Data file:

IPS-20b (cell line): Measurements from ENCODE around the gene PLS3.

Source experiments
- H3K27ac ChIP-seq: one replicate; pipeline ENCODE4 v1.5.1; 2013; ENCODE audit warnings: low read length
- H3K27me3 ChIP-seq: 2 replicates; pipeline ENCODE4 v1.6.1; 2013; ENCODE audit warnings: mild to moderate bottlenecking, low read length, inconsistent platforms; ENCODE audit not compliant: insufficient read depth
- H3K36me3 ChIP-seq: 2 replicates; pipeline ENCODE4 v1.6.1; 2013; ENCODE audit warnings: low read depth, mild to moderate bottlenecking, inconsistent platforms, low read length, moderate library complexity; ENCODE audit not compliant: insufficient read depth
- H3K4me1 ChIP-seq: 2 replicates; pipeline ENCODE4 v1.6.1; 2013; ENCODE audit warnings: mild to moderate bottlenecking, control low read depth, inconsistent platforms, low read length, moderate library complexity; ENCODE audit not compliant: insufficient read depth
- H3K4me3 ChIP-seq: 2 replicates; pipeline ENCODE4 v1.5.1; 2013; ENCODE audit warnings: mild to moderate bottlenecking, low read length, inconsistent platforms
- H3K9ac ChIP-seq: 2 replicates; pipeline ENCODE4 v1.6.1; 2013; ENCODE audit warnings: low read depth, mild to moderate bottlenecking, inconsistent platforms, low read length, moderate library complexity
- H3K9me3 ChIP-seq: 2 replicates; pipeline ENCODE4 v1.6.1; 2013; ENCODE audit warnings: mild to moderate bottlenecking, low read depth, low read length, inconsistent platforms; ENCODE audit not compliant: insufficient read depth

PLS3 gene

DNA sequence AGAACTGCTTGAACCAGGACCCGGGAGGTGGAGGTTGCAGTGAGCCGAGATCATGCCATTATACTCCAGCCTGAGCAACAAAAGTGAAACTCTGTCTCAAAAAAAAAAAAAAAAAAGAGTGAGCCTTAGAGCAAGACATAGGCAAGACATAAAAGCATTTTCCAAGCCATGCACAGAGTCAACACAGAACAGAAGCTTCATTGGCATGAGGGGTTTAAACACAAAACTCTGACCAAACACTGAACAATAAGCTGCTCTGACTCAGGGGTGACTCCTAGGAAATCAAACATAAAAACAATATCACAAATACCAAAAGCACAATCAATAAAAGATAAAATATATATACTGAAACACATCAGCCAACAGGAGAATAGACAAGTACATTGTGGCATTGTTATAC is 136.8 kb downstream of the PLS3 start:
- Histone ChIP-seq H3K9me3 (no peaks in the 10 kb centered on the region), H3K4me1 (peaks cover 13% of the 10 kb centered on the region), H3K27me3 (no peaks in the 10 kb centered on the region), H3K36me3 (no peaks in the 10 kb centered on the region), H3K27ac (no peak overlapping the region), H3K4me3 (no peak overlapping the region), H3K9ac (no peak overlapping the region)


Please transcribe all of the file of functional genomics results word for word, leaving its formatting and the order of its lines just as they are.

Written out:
IPS-20b (cell line): Measurements from ENCODE around the gene PLS3.

Source experiments
- H3K27ac ChIP-seq: one replicate; pipeline ENCODE4 v1.5.1; 2013; ENCODE audit warnings: low read length
- H3K27me3 ChIP-seq: 2 replicates; pipeline ENCODE4 v1.6.1; 2013; ENCODE audit warnings: mild to moderate bottlenecking, low read length, inconsistent platforms; ENCODE audit not compliant: insufficient read depth
- H3K36me3 ChIP-seq: 2 replicates; pipeline ENCODE4 v1.6.1; 2013; ENCODE audit warnings: low read depth, mild to moderate bottlenecking, inconsistent platforms, low read length, moderate library complexity; ENCODE audit not compliant: insufficient read depth
- H3K4me1 ChIP-seq: 2 replicates; pipeline ENCODE4 v1.6.1; 2013; ENCODE audit warnings: mild to moderate bottlenecking, control low read depth, inconsistent platforms, low read length, moderate library complexity; ENCODE audit not compliant: insufficient read depth
- H3K4me3 ChIP-seq: 2 replicates; pipeline ENCODE4 v1.5.1; 2013; ENCODE audit warnings: mild to moderate bottlenecking, low read length, inconsistent platforms
- H3K9ac ChIP-seq: 2 replicates; pipeline ENCODE4 v1.6.1; 2013; ENCODE audit warnings: low read depth, mild to moderate bottlenecking, inconsistent platforms, low read length, moderate library complexity
- H3K9me3 ChIP-seq: 2 replicates; pipeline ENCODE4 v1.6.1; 2013; ENCODE audit warnings: mild to moderate bottlenecking, low read depth, low read length, inconsistent platforms; ENCODE audit not compliant: insufficient read depth

PLS3 gene

DNA sequence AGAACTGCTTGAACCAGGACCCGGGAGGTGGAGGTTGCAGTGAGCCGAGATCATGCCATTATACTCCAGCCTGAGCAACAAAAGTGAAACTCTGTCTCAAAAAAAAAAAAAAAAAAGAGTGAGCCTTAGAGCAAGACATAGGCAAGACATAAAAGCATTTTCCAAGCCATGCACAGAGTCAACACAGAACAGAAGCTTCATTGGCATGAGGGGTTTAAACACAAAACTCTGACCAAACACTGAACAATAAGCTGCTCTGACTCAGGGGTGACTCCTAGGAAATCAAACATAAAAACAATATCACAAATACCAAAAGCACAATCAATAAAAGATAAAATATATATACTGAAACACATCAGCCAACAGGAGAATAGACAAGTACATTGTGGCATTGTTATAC is 136.8 kb downstream of the PLS3 start:
- Histone ChIP-seq H3K9me3 (no peaks in the 10 kb centered on the region), H3K4me1 (peaks cover 13% of the 10 kb centered on the region), H3K27me3 (no peaks in the 10 kb centered on the region), H3K36me3 (no peaks in the 10 kb centered on the region), H3K27ac (no peak overlapping the region), H3K4me3 (no peak overlapping the region), H3K9ac (no peak overlapping the region)